- The Washington Times - Wednesday, December 14, 2005

In today’s Iraqi elections, Coalition forces will not be providing protection at polling sites. They have provided Jersey barriers, wire, other tools and are making “quick-reaction forces” available. But otherwise, Iraqi forces will be on their own — a sign of confidence in the country’s new-and-improved police and military forces.

For a number of reasons including successful pre-election raids, mobility restrictions and improved security tactics at the polls, the trends in election violence are actually encouraging. In the October elections, there were 89 attacks and 49 casualties, according to American Enterprise Institute military historian Frederick W. Kagan. That was a major improvement upon January’s elections in which 299 attacks resulted in 213 casualties.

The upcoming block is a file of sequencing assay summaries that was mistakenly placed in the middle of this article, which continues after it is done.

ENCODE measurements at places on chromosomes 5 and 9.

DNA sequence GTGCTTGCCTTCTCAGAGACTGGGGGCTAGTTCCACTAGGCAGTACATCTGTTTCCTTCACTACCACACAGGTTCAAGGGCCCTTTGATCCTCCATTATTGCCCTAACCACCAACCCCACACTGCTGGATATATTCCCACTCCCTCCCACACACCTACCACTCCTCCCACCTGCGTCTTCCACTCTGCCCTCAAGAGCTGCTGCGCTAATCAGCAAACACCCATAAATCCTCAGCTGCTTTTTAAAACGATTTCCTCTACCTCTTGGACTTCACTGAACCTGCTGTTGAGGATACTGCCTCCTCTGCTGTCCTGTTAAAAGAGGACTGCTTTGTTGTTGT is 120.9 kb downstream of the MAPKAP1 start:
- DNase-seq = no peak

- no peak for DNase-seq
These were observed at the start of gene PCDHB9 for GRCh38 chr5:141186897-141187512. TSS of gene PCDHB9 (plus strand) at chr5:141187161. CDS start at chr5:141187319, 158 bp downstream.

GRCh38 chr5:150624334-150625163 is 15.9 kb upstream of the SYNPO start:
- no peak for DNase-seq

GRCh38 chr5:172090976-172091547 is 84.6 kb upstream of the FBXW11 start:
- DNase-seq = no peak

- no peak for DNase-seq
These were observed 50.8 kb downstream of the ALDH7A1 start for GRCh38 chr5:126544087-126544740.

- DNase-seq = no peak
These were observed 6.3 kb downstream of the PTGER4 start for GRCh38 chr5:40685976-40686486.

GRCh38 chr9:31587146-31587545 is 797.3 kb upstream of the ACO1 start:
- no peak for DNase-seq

President Bush warned in Philadelphia Thursday that the elections “won’t be perfect” and could suffer setbacks, presumably from insurgent violence. But if an upswing in attacks and casualties occurs, it comes as a reversal of the current trend of declining election-day violence.

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